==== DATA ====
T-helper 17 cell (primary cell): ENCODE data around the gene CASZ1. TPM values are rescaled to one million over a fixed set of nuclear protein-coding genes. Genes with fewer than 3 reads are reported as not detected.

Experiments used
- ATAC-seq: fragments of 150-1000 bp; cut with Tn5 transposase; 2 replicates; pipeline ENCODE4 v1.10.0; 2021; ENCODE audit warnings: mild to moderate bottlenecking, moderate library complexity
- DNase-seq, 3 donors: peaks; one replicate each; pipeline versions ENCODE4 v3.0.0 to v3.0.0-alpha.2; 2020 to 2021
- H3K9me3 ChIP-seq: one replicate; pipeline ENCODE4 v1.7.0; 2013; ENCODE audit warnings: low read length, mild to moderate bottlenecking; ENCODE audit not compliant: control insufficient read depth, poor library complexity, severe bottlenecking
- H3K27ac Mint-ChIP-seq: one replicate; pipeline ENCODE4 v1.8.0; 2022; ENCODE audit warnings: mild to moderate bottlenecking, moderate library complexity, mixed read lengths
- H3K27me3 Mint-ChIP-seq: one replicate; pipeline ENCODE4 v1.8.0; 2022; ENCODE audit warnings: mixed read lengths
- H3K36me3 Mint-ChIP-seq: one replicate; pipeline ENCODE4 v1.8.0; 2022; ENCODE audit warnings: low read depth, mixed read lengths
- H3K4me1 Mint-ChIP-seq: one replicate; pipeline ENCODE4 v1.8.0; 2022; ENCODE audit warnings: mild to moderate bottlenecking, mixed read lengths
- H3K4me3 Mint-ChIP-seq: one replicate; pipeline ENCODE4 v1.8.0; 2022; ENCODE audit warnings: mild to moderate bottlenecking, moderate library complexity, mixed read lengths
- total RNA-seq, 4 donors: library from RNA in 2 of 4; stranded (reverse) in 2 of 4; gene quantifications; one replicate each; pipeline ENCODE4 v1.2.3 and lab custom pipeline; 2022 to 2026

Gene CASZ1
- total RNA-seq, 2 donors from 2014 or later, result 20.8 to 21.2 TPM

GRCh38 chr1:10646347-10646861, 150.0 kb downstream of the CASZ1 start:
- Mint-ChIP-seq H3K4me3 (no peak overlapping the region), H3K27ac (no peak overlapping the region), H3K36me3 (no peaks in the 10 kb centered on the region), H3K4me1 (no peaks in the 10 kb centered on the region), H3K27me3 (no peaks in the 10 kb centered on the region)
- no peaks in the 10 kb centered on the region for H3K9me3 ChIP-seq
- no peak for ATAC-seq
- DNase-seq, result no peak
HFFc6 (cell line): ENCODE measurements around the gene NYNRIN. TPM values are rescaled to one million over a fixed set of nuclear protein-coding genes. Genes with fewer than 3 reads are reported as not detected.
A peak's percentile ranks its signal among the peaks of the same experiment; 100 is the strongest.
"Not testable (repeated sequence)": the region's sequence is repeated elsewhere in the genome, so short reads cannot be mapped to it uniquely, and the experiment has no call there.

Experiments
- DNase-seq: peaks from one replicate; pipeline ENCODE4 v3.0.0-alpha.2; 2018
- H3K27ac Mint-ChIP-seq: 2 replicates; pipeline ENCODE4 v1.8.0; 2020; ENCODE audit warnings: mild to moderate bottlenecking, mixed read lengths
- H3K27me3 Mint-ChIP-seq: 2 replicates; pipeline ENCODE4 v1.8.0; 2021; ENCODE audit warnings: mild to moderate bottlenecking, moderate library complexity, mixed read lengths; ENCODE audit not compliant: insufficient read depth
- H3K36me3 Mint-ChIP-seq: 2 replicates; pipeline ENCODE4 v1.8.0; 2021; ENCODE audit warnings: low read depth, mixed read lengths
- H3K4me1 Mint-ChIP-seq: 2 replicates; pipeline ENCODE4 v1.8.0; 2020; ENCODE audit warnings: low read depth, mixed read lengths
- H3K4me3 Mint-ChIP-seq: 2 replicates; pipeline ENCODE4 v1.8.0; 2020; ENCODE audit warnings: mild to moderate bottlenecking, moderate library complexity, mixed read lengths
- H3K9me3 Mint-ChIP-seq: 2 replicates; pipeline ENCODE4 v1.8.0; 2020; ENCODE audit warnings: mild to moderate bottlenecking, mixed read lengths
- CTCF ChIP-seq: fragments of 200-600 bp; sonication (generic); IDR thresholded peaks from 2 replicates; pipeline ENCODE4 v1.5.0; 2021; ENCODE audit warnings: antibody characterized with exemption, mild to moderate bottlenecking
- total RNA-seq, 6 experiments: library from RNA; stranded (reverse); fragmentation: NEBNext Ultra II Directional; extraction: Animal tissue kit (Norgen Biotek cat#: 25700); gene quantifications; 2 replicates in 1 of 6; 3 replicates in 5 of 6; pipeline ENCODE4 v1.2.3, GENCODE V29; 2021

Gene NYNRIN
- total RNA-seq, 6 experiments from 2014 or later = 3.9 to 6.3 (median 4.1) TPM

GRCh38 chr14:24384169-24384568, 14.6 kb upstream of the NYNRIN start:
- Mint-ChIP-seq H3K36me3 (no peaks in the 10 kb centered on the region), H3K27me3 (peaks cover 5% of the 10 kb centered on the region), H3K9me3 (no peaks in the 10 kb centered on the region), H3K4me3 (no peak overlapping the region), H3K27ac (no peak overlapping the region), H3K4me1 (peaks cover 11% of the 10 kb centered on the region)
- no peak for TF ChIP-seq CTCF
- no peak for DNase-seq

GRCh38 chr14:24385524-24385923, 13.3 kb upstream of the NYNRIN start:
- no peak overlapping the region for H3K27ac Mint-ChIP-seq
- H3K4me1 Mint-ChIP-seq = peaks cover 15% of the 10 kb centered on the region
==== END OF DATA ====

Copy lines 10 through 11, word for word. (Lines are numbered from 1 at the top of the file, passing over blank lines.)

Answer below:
- H3K4me3 Mint-ChIP-seq: one replicate; pipeline ENCODE4 v1.8.0; 2022; ENCODE audit warnings: mild to moderate bottlenecking, moderate library complexity, mixed read lengths
- total RNA-seq, 4 donors: library from RNA in 2 of 4; stranded (reverse) in 2 of 4; gene quantifications; one replicate each; pipeline ENCODE4 v1.2.3 and lab custom pipeline; 2022 to 2026